After 12 years in the public eye, Mayor Sam Seevers will not seek re-election in 2014.
"It's just time," she said. "There is nothing negative to this decision at all."
Sitting down with The Log, Seevers said there was never a doubt in her mind that she would seek a second term as mayor. As October drew closer though, Seevers said she began to sway from that steadfast position.
Sitting down with her family during the Thanksgiving holiday, Seevers said she made the final decision, without pressure from her family who urged her to "do what I wanted."
With her children both under the age of 30, Seevers has spent almost half of their lives serving the public.
Between almost weekly city meetings, countless nights studying issues at home, and weekly, if not daily, speaking engagements, almost every hour of every day was accounted for in one way or another.
"My family has sacrificed a lot for me to do this, and I really want to spend more time with them," she said, adding that she would also like to focus more on her business, Life's A Beach Publications.
Seevers was first elected to the City Council in 2002 and served until 2009. She became the city's first female mayor when she was elected in 2010, which happened to coincide with one of the largest environmental disasters in history — the Deepwater Horizon oil spill.
"It was a very difficult time, having one of the worst media disasters unfold in your back yard," she said. "The city of Destin rallied and we got through it though."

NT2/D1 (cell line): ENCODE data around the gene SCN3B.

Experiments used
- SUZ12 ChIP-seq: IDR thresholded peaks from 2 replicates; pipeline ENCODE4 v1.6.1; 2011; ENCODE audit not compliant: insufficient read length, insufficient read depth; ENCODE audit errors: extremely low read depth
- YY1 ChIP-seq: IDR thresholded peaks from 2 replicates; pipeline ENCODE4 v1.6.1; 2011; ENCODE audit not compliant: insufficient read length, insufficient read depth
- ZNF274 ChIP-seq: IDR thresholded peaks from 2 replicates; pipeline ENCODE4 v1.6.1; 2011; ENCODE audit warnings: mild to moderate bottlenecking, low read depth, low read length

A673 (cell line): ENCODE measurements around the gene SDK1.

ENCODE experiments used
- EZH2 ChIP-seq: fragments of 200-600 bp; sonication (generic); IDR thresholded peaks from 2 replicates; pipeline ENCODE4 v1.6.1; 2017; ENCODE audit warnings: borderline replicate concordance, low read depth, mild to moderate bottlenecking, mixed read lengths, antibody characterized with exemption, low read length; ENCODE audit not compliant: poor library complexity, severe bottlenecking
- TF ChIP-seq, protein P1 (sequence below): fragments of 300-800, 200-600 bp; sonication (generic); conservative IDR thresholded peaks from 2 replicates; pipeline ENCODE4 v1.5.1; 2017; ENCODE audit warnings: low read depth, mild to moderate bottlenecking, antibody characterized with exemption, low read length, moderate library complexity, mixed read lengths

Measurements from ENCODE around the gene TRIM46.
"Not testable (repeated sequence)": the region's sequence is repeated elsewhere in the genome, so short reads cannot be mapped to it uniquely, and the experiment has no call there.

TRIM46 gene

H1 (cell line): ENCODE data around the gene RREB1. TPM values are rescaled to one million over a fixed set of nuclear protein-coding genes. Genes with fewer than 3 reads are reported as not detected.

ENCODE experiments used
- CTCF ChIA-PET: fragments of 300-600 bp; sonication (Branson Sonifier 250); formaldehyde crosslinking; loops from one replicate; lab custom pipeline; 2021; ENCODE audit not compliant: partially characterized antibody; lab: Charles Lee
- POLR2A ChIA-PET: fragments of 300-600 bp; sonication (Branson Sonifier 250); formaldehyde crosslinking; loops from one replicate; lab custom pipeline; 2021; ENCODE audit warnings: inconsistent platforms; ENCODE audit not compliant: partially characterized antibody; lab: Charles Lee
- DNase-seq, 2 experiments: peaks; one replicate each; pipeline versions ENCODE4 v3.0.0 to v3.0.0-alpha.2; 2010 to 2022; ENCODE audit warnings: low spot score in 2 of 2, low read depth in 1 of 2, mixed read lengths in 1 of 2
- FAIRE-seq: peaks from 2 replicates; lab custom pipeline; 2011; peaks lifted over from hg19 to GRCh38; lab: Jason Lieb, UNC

Looking back at more than a decade of service, Seevers said there are more memories and successes than she could ever count. The creation of the Town Center and Harbor Community Redevelopment Agencies and beach restoration are most memorable though.
"These are things that I wanted to accomplish and campaigned on, and with help from a lot of hard working people and city staff we were able to get it done," she said.
Seevers told The Log that improvements to Legion Drive, Mountain Drive, Main Street and the Commons Drive extension are also high points.
While there is "plenty of excitement" for Destin's future, Seevers said her main concern will remain the stabilization of Norriego Point, even after she departs from her role as mayor in April.
"It's critical," she said. "I will give 150 percent of myself until that project is completed. We've spent way too much time and energy working on this."
The city is still in the running to receive funding to complete the almost $10 million project through the Natural Resources Damage Assessment program.
Although she has decided not to seek re-election, don't expect Seevers to walk off quietly into the sunset.
She will still serve in her role as a commissioner for the governor-appointed Volunteer Florida, as well as an outspoken advocate for everything Destin.
"I'm not going away," Seevers said. "I live here and own a business here, so you can't get rid of me that easy."
Although the decision not to seek re-election was one of the most difficult choices she has ever made, Seevers told The Log she is 100 percent comfortable with her decision.
With five months remaining in her term, Seevers said she hopes to see "young and bright" candidates throw their hat in the ring in the next mayoral race.
"I know it's the right time for someone new to come and take a leadership role and help shape Destin," she said. "It's about being a good steward in the community and building relationships."
And while she would "never" grade her performance as Destin's mayor, Seevers said she has given every ounce of energy to make sure that Destin remains a world class city.
"My job was to represent Destin and showcase it in the best possible light," she said. "It’s been one of the most rewarding and challenging positions I've ever had."